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SQL Server NULL values and "Order By" order

I have a few tables that contain a column called "Order", which is used to sort by when retrieving the data. The purpose is to keep the data in a certain order when displayed to the end user.

Black LinenNULL
Navy Blue LinenNULL
Dark Green LinenNULL
Burgundy LinenNULL
Ivory VellumNULL
Grey FeltNULL
Natural LinenNULL
White Coated Two Sides1
White Cast Coated One Side2
White SemiGloss Coated One Side3
White Smooth4
White Linen5

The problem is that SQL Server puts null values above non-null values when doing an "order by". To reverse this behavior, this was the most elegant and efficient solution that I found:

Select FooValue
From foos
Order by (Case When [Order] Is Null Then 1 Else 0 End), [Order]

I found information about the original problem here, and the solution was from Tim in the comments. Thanks!

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Object does not match target type in GridView

I created a shopping cart for a website that can display multiple types of items that implement IShoppingCartItem. When the GridView would display items that were different type, I would get this exception:

Exception Details: System.Reflection.TargetException: Object does not match target type.

I found a lot of solutions that I didn't really like. For example, every shopping cart item type could implement ITypedList.

What I ended up doing was creating a CartGridItem class that implements IShoppingCartItem:

public class CartGridItem : IShoppingCartItem
{
    private readonly IShoppingCartItem _baseCartItem;
    public CartGridItem(IShoppingCartItem baseCartItem)
    {
        _baseCartItem = baseCartItem;
    }
    #region IShoppingCartItem Members
    public string ProductCode
    {
        get { return _baseCartItem.ProductCode; }
    }
//...end of code sample...

This has worked great, and I don't have to make any changes when I create a new item that implements that interface!

image

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Writing code that you're proud of

Almost every time that someone shows me a snippet of their code, I hear a comment like this:

  • "This isn't finished, I have a lot of cleanup to do"
  • "I wrote this code a long time ago, it's not very good"
  • "Ignore all these bugs, I haven't had time to fix them yet"

We've all done it. It's very rare that I hear a developer that is truly proud of their code.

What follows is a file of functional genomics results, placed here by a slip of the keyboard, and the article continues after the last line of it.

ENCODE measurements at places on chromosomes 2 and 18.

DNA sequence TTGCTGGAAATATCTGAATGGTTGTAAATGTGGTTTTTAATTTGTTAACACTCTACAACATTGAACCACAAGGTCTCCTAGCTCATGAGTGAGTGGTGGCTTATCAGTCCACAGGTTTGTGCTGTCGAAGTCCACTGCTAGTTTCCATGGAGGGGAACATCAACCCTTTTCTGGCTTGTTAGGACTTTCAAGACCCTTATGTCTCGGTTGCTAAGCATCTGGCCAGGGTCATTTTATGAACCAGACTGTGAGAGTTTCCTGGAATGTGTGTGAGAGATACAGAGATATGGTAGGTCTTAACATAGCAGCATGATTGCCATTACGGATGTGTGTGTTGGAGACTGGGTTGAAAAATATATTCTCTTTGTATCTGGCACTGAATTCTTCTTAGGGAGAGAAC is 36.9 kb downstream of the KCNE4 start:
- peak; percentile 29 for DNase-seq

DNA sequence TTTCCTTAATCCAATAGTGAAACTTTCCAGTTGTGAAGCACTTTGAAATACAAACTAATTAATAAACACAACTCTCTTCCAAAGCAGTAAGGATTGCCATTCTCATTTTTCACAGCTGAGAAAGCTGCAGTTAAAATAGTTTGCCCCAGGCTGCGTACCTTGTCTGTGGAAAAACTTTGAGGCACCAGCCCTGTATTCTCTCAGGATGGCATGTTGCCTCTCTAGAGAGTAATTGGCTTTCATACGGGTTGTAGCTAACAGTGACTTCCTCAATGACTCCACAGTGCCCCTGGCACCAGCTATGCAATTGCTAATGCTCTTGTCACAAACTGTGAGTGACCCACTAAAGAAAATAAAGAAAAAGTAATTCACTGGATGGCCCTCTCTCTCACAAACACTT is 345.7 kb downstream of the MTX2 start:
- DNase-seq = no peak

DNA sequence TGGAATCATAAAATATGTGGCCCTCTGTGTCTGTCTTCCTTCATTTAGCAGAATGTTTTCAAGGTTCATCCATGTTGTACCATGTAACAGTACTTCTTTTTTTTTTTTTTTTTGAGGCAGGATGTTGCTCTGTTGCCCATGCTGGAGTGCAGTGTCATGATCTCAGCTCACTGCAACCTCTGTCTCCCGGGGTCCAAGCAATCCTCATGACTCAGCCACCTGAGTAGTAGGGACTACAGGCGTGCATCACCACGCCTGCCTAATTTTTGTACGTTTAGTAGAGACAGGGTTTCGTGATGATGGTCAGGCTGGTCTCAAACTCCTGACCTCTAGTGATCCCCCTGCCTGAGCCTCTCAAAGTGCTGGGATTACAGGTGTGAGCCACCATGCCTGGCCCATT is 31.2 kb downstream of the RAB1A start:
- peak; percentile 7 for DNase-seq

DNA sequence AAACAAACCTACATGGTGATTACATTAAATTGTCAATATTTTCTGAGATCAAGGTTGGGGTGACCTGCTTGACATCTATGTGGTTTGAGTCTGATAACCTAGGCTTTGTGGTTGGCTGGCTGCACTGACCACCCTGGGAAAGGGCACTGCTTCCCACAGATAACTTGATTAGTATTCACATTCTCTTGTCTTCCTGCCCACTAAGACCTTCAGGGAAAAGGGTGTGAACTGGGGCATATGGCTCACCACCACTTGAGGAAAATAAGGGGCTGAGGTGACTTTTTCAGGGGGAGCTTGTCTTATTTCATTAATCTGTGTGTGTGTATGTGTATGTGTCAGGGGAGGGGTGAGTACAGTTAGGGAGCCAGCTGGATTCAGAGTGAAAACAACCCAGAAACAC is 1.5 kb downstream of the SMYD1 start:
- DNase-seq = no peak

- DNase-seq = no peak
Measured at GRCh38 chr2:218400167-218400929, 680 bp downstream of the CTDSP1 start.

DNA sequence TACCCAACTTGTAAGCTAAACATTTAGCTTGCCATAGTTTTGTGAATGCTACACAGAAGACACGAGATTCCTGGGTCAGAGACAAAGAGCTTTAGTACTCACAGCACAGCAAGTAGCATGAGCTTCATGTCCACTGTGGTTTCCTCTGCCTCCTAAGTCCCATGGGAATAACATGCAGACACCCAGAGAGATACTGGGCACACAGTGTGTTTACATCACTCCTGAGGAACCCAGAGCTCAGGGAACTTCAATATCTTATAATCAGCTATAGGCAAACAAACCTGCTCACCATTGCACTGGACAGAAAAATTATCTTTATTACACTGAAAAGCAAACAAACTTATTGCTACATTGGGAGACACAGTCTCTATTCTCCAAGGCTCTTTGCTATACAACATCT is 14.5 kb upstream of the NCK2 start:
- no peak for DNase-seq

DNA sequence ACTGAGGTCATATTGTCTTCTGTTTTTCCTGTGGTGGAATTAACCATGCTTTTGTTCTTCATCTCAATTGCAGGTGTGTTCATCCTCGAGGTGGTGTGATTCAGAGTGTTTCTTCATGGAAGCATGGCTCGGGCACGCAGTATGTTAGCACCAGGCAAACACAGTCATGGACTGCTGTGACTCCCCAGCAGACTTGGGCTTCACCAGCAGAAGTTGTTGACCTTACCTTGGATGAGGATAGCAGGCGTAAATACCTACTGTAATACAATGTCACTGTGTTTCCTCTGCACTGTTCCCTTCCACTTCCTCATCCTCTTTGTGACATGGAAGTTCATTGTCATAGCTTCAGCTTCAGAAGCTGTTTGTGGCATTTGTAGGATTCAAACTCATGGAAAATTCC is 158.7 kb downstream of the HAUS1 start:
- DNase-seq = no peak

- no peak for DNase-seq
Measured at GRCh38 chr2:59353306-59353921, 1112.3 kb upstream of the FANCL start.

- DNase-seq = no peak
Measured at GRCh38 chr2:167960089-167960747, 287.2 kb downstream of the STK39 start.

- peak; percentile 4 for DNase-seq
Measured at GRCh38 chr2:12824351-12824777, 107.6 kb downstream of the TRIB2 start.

Copyright

So why aren't you proud of your code? Part of the reason is that we often combine planning with writing code. I know that purists don't like that, but the reality is that there are so many details in software that perfect planning is impossible.

The other reason is that we get our code working, and keep telling ourselves that we'll go back and clean it up later. Then you tell yourself "why fix it if it isn't broken?" You move on to the next task, and the cycle continues.

Common things that are overlooked:

  • Proper exception handling and failure modes
  • Properly disposing of unmanaged resources (IDisposable)
  • Inefficient coding style
  • Missing documentation
  • Well thought out architecture
  • Comprehensive unit tests & code coverage
  • Following established coding standards
  • Simplifying to minimize LoC to maintain

This post was inspired by a number of personal projects that I'm releasing as open source. I found myself doing a lot of cleanup work before uploading the source. I'm regretting not spending more time on it when I had written it.

So here is my challenge for you. Write code that you're proud of! Do a personal code review before checking in your code. Then do a peer code review. If you're embarrassed by the code you've written, go back and fix it. It's commonly known that fixing the problems early on will have massive returns in the long run.

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Jason Young I'm Jason Young, software engineer. This blog contains my opinions, of which my employer - Microsoft - may not share.

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